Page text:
With wind turbines becoming a familiar part of the scenery in many places, and the cost of photovoltaic (PV) solar power approaching “grid parity” (ie, the point where it’s as affordable as “regular” electricity from coal or gas), is the renewables industry ready to take on its next challenge: ocean energy?
A growing number of signs suggest that could be the case.
Across the British Isles, efforts to harness the region’s vast marine energy resources appear to be reaching critical mass. The southwestern coast of England alone, recently dubbed the nation’s first “Marine Energy Park,” holds the promise of providing up to 27 gigawatts of energy by 2050. UK officials are talking about loosening regulations to speed up activities at Wave Hub, a research facility that’s essentially a giant “socket” designed to help new ocean-energy technologies plug into the national grid. And countries from Ireland to South Korea, Canada to Australia, are wrapping up tests of a range of marine-energy pilot projects and are now moving to larger-scale deployments.
Swedish energy company Vattenfall, meanwhile, has just invested in a wave-energy project in Scotland’s Orkney Islands. It’s the firm’s second joint project with Pelamis, a Scottish wave-energy company, which will test its latest technology at the Orkneys’ European Marine Energy Centre (EMEC).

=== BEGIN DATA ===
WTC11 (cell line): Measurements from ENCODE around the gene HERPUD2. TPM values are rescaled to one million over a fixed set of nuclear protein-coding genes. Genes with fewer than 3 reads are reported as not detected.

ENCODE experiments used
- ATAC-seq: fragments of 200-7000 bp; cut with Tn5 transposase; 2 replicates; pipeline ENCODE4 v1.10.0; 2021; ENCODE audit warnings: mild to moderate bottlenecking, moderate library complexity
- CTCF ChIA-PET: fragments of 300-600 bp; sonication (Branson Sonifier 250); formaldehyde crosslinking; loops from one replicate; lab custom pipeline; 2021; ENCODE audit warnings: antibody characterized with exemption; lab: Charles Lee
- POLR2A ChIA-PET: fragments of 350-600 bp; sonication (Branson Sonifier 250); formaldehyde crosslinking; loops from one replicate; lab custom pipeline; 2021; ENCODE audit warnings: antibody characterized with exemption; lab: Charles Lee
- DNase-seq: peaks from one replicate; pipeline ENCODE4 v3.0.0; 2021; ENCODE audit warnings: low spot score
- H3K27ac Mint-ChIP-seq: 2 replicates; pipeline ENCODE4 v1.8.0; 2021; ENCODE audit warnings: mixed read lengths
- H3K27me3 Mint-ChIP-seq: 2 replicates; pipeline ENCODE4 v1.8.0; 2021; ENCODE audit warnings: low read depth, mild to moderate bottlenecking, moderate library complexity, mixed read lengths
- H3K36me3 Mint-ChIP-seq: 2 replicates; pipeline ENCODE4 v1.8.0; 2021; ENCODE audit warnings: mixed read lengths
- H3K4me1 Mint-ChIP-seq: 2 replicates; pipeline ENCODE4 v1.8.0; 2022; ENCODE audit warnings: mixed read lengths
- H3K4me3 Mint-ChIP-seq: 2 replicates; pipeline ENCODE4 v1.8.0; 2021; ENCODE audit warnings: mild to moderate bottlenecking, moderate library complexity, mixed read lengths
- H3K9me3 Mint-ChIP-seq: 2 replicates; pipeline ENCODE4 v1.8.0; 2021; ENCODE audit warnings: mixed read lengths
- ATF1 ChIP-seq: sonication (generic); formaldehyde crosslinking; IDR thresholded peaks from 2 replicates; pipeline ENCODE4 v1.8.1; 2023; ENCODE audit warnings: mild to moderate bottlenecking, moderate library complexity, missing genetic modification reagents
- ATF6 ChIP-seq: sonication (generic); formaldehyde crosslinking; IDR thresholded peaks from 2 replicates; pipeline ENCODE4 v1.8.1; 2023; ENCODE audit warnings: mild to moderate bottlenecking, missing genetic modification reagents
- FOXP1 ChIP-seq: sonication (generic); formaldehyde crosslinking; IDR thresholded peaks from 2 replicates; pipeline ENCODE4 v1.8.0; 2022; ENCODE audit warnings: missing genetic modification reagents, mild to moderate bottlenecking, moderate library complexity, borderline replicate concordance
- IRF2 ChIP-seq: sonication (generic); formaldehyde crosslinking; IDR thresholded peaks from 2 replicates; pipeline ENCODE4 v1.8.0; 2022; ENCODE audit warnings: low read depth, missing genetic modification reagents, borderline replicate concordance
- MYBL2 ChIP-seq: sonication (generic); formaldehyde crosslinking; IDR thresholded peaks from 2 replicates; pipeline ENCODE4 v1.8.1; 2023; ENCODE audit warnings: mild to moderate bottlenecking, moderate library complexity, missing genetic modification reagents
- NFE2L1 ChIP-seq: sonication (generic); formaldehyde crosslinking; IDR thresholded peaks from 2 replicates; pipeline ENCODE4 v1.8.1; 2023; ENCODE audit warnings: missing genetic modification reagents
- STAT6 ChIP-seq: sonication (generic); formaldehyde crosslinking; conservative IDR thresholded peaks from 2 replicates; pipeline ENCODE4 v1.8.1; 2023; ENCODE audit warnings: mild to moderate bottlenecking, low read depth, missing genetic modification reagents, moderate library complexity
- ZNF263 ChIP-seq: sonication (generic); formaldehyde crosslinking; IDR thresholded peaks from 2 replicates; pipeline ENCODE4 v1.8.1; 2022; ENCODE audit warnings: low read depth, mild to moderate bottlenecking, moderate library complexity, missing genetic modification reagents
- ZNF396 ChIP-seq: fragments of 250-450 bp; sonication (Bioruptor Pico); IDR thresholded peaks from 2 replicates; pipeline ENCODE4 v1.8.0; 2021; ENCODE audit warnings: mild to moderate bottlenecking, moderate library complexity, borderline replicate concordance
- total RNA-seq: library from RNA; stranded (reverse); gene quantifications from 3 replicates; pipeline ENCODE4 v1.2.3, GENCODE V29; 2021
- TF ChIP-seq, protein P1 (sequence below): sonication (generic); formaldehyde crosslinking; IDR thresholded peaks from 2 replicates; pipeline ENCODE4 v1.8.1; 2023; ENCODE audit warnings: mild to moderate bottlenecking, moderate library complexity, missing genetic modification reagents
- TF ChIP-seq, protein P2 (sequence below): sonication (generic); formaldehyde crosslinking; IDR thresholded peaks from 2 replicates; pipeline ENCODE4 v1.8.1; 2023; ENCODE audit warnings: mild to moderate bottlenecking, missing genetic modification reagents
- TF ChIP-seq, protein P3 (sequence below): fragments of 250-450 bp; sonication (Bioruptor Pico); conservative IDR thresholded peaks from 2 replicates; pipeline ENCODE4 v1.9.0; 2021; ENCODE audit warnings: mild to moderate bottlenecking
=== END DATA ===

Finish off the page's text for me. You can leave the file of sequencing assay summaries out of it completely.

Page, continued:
EMEC this month signed a deal with the Ocean Energy Association of Japan to develop Japan’s own first marine energy research facility.
Then there’s an energy technology giant like Siemens, which recently expanded its stake in a British ocean-energy company called Marine Current Turbines Ltd. and has now sunk €470 million (just over $620 million) into a company that makes components for subsea power grids.
With its acquisition of the connectors and measurements division of Expro Holdings UK, Siemens aims to strengthen its position in the “attractive future market for subsea power grids,” says Adil Toubia, CEO of the oil & gas division at Siemens Energy. Expro’s focus remains old-fashioned fossil fuels instead of marine power, but those energy sources too are becoming more dependent on deep-sea technologies.
In fact, deep-sea applications are currently one of the fastest-growing market segments in the oil and gas industry, with the market expected to reach €2 billion (about $2.6 billion) by 2020.